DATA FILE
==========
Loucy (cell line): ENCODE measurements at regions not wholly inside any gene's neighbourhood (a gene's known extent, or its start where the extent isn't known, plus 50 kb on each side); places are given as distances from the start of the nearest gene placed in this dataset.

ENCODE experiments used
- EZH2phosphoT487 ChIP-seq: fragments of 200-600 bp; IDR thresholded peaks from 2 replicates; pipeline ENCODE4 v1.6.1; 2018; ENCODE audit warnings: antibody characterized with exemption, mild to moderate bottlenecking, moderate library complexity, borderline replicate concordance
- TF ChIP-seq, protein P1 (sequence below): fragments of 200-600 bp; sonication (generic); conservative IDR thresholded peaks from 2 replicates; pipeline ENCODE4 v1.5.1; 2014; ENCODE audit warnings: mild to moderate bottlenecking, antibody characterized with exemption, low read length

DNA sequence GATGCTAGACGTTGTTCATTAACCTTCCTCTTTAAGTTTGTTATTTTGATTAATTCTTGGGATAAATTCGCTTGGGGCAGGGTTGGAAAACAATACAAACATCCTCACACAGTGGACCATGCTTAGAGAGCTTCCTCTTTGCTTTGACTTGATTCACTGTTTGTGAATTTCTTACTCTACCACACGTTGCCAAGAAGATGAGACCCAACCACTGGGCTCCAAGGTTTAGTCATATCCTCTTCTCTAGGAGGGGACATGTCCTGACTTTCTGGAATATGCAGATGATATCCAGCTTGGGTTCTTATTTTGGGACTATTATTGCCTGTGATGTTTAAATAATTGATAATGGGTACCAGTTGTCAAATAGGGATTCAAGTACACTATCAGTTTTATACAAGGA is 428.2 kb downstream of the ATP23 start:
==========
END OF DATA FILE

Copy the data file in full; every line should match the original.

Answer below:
Loucy (cell line): ENCODE measurements at regions not wholly inside any gene's neighbourhood (a gene's known extent, or its start where the extent isn't known, plus 50 kb on each side); places are given as distances from the start of the nearest gene placed in this dataset.

ENCODE experiments used
- EZH2phosphoT487 ChIP-seq: fragments of 200-600 bp; IDR thresholded peaks from 2 replicates; pipeline ENCODE4 v1.6.1; 2018; ENCODE audit warnings: antibody characterized with exemption, mild to moderate bottlenecking, moderate library complexity, borderline replicate concordance
- TF ChIP-seq, protein P1 (sequence below): fragments of 200-600 bp; sonication (generic); conservative IDR thresholded peaks from 2 replicates; pipeline ENCODE4 v1.5.1; 2014; ENCODE audit warnings: mild to moderate bottlenecking, antibody characterized with exemption, low read length

DNA sequence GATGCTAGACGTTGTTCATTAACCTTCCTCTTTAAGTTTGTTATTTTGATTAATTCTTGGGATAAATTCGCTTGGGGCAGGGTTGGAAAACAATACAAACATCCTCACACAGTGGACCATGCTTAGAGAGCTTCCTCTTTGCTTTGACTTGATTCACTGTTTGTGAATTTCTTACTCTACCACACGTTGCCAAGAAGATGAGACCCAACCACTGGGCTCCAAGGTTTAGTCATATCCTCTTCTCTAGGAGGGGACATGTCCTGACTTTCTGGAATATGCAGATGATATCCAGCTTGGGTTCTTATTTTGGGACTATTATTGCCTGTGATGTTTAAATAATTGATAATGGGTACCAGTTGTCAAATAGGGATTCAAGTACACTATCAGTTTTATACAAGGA is 428.2 kb downstream of the ATP23 start: